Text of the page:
Philbert Ono

Philbert Ono was born in Hawaii to native Japanese parents and grew up with the Sansei generation. Now based in Tokyo, Japan and fluent in Japanese, he is a Japan travel writer, photographer, and translator active in promoting better understanding of Japan. He wrote the English pamphlet for Robert Walker Irwin’s Ikaho Villa. Also see his list of Nikkei museums in Japan.

Updated October 2020

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Robert Walker Irwin (1844–1925)

Part 5: Seeing Irwin

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Here are places where you can see exhibits, artifacts, documents, etc., related to Robert Walker Irwin.

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Hawaiian Minister’s Ikaho Villa, Shibukawa, Gunma Prefecture

Founded over 1,300 years ago, Ikaho is a famous hot spring town on the cool slope of Mt. Haruna. By the 19th century, it was a popular retreat for many dignitaries and celebrities including the Imperial family who had a villa there until 1945. Famous artists and novelists like Takehisa Yumeiji and Natsume Soseki were also Ikaho regulars.

Today, Ikaho is a relaxing hot spring for everyone. Ikaho’s …

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Robert Walker Irwin (1844–1925)

Part 4: World War II in Japan and Grandchildren

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Despite racial prejudice and government pressure to move to the US, Irwin's children and grandchildren remained in Japan during the war as Japanese citizens. As adults, the grandchildren eventually moved to the US.

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The war years

Robert Walker Irwin died of a stroke (noted as "apoplexy" on his death certificate) on January 5, 1925 while at home in Kojimachi, Tokyo. He was 81. His wife Iki died on August 17, 1940 at age 87. It was a blessing for Irwin and Iki to miss World War II. The heartbreak and hardships …

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Robert Walker Irwin (1844–1925)

Part 3: Biracial Children

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Irwin's children were biracial in Japan, highly unusual at the time. They didn't feel completely Japanese in Japan nor completely American in America. They faced both identity issues and racial prejudice. Most still opted to live in Japan permanently.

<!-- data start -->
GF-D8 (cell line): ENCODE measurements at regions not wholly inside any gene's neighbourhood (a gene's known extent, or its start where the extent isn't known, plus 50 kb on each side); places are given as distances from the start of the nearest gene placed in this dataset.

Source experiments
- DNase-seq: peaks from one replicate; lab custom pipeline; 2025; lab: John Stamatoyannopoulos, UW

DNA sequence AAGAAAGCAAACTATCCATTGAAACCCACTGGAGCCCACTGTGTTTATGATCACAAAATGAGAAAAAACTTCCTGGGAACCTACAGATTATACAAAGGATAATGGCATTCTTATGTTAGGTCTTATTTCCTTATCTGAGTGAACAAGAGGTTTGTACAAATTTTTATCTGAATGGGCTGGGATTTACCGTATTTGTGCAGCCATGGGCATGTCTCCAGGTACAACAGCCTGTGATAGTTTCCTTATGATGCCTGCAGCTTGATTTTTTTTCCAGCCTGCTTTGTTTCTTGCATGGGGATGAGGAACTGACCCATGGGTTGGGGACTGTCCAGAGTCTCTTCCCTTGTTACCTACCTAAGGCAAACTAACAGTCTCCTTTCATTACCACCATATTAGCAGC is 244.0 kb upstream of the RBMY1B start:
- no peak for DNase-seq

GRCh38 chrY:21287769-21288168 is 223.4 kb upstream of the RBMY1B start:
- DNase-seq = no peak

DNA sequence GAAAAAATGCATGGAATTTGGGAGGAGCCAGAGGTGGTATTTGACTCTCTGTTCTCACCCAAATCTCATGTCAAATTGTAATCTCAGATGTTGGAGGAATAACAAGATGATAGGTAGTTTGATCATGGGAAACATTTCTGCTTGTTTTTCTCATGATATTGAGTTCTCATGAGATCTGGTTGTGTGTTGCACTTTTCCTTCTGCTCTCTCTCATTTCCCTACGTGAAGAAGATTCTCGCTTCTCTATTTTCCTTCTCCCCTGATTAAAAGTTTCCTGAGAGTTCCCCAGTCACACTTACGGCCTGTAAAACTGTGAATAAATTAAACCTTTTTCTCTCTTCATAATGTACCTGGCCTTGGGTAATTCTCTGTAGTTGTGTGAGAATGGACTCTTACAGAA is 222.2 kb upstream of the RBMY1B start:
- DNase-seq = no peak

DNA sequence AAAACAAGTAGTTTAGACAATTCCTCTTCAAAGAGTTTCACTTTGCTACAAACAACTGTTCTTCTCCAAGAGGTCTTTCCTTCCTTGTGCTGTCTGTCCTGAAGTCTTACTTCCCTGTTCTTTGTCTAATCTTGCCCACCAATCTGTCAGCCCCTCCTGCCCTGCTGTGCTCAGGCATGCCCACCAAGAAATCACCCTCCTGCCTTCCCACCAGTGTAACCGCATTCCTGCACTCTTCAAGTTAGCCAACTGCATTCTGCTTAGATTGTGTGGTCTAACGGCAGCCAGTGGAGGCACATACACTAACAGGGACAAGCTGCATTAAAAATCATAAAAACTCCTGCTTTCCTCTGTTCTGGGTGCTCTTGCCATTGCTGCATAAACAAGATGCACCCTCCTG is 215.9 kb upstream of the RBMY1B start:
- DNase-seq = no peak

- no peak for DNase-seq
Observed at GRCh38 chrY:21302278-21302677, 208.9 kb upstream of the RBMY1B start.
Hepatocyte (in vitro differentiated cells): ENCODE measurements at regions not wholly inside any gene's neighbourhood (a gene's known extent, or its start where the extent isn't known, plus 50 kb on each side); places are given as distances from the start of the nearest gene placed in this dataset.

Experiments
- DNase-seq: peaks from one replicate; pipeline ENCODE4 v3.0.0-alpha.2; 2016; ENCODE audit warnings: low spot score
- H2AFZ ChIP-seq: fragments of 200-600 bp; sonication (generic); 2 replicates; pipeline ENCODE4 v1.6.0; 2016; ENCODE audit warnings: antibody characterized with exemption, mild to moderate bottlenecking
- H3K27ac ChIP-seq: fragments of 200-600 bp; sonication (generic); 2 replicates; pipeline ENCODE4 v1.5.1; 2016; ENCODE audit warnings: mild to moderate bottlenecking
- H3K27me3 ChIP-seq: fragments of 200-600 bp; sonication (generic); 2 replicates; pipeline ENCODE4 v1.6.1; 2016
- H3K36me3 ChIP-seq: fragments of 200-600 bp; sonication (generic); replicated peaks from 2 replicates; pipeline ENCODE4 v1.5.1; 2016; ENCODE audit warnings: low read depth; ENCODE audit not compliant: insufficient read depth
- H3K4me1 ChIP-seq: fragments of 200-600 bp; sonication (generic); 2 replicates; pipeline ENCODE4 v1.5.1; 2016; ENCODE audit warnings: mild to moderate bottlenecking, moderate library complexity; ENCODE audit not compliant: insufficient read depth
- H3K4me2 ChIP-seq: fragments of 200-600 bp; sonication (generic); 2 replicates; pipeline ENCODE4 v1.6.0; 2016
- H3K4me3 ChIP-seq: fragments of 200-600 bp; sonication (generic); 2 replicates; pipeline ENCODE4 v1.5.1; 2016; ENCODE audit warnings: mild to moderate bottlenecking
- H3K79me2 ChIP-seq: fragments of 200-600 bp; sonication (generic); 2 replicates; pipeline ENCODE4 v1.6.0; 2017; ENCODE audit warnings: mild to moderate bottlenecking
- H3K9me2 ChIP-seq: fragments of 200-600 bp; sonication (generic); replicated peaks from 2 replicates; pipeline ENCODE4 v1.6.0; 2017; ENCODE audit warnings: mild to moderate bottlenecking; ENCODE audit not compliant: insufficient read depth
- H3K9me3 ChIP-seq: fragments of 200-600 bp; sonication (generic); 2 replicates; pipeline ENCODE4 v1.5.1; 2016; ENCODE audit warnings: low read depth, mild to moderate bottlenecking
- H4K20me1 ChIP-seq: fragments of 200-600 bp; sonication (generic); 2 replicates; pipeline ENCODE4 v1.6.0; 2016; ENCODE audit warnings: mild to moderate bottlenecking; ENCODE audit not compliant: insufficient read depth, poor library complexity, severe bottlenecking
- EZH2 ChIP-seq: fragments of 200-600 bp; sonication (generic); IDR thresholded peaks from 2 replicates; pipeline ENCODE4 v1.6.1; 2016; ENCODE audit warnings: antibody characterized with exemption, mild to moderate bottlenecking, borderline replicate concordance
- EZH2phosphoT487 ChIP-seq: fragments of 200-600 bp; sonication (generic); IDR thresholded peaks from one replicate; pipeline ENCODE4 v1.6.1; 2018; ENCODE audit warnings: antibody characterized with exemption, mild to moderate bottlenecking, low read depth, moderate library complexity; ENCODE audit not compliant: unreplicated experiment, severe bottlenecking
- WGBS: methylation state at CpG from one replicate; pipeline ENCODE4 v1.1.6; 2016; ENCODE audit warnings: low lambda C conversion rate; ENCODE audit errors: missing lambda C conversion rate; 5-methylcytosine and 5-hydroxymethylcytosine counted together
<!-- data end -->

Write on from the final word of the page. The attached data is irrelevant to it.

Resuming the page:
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International marriage and biracial children

Despite much privilege and wealth, Irwin and Iki’s personal lives and marriage had many ups and downs. Iki didn't like her husband's drinking and womanizing with geisha, a habit he apparently picked up from his association with high-powered Japanese friends. She resented having to do all the …

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Robert Walker Irwin (1844–1925)

Part 2: Father of Kanyaku Imin Emigration to Hawaiʻi

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Successfully negotiated by Irwin and his close friend Inouye Kaoru, Japan's Foreign Minister, Kanyaku Imin was a government-contract immigration program that started the mass immigration of Japanese to Hawaiʻi from 1885.

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Kanyaku Imin Immigration

Irwin’s place in Hawaiian history started in 1880 when his friend Harlan P. Lillibridge resigned as the Kingdom of Hawai‘i’s Consul General in Japan and recommended Irwin to take his place. As Hawai‘i’s interim Consul General in Japan, Irwin’s job was not that busy until he started preparing for Hawaiian King David Kalakaua’s tour of Japan scheduled …

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Robert Walker Irwin (1844–1925)

Part 1: Hawaiian Minister to Japan

*Japanese names in this article follow the Japanese convention of the family name coming before the given name.

Irwin arrives in Yokohama in 1866 during a most tumultuous time in Japan’s history. He soon meets the two most important Japanese people in his personal and business life. One was his wife Iki whom he finally legally married after taking over 10 years to overcome family opposition and legal hurdles. Irwin and Iki became the world’s first American and Japanese nationals to marry.

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In June 1860 in Philadelphia, Pennsylvania, 16-year-old Robert Walker Irwin was among the …

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